This is not the Halloween I grew up with, nor the one my children have experienced so far. MY Halloween was usually the day we could expect the first snow. We prayed for it, even though it would mean wearing a heavy coat over our costumes or bulking up underneath with long underwear. There were no fairy princesses in pink dresses and dress shoes. There were hippy hikers with fatigues and snow boots. There were strange plastic garbage bag clad monsters with down coats hidden by dark green. We looked forward to arriving home to hot chocolate and sitting around a table where we would carefully sort through our candy looking for suspicious open packages which my parents feared were injected with LSD.

There were neighbors of sketchy character, who truly made the trip a little bit creepier. Fathers and mothers tightly bundled in warm coats, their hands gloved, faces wrapped, held flashlights grudgingly. They prayed the kids would get tired quick, get tired NOW. Later in the night we could count on some of the neighborhood ‘bad kids’ coming around T-P ing and smashing pumpkins, upsetting the parents mightily and kind of freaking us kids out too. And this was the nice area of town.

In Seattle kids wore warm raingear and REI was the new black. Umbrellas were de’riguer and we mainly attended door-to-door affairs in the downtown of our little town with plenty of hot drinks and not a few sips from the pocket flask.

In Wisconsin my children dressed in scarves, hats and earmuffs and we pretty much ran from house to house before our feet became numb. We didn’t want to have to carry kids home, teeth chattering and red nosed with nasal secretions running down onto our shoulders. We were all Desperate Housewives, even the men. The candy was pretty solid on arrival and we had to thaw some of it before chewing. (Frozen 3-Musketeers are a delicacy.)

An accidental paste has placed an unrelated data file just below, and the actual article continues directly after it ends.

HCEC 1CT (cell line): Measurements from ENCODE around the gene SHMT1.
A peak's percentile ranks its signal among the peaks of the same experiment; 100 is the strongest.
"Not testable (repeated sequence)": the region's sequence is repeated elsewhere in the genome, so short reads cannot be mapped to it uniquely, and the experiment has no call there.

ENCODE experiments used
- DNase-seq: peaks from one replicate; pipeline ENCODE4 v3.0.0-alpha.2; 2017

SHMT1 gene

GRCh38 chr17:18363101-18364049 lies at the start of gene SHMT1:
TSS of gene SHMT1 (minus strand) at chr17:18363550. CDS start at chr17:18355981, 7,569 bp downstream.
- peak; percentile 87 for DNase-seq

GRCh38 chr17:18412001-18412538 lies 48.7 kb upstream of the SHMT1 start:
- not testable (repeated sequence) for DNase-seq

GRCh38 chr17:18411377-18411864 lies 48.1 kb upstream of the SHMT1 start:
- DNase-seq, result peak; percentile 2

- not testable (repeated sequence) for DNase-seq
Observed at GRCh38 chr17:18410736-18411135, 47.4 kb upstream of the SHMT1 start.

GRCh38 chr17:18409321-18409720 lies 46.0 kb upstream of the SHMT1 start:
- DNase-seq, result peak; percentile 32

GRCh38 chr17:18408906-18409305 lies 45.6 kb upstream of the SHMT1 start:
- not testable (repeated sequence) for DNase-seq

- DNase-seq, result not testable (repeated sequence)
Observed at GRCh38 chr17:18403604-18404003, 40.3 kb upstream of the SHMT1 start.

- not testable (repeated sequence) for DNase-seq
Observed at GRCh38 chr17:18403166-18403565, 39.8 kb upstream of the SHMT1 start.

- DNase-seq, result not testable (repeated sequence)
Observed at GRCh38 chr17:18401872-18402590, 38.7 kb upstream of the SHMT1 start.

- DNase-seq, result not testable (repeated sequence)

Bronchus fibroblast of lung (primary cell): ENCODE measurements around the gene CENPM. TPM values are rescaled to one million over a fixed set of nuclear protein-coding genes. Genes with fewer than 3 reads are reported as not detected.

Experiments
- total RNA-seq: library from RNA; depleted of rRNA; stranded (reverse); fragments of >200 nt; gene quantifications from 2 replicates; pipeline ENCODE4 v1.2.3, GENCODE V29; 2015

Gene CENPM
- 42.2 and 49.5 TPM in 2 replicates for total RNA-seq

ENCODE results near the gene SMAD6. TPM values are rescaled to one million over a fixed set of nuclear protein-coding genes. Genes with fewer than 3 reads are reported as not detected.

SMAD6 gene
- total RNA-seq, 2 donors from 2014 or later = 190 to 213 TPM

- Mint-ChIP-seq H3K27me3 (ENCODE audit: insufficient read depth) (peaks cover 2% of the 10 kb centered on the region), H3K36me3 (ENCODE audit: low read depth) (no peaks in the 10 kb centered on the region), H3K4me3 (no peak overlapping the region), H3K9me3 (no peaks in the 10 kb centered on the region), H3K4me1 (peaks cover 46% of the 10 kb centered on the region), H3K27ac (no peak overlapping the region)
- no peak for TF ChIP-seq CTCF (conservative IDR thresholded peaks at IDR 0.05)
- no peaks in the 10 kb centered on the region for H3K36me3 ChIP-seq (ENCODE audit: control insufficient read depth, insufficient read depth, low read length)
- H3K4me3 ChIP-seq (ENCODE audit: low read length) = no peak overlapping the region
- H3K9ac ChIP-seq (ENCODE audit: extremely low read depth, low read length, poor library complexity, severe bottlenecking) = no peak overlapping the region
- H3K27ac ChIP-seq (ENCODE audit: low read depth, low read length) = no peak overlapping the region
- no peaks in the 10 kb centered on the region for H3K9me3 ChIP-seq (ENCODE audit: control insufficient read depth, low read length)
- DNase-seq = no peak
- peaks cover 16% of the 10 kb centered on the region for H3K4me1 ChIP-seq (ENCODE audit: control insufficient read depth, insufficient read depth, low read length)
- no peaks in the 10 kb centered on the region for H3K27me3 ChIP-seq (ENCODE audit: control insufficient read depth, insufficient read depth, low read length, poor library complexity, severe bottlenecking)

This Halloween was a full on weeklong celebration with one event after another. My children dressed up in full costume on three different occasions ending finally with the actual trick-or-treating, seemingly anticlimactic after a week and fun and frolic. Who needs candy corn when you’ve had cupcakes, cake and self-decorated cookies?

I put up our decorations the night of Halloween wearing a t-shirt and no shoes. We couldn’t put anything up earlier because the dog took constant offence at the strange figures on the walls and doors. Responsible big brothers came out last on the candy collection train. They had been responsibly handing out treats to the younger generation with good will and enthusiasm. This may have been the spookiest part of all.

I also learned of an odd custom the kids called Trunk-or-treating, a bunch of church members parking in the lot of their church handing out candy from the trunk of their car. I didn’t find out if the trunks were decorated, or if maybe they had a body in there ala’ the Mafia. Did they hand out the candy or make the kids dive for it? Did they park right next to each other or some distance apart so the kids had to work to get to the next car with obstacles so that getting the treats was actually tricky? Who came up with this? Doesn’t this seem a little…weird or unsafe?

Next they'll be telling me people can legally fire shotguns in unincorporated areas...oh wait...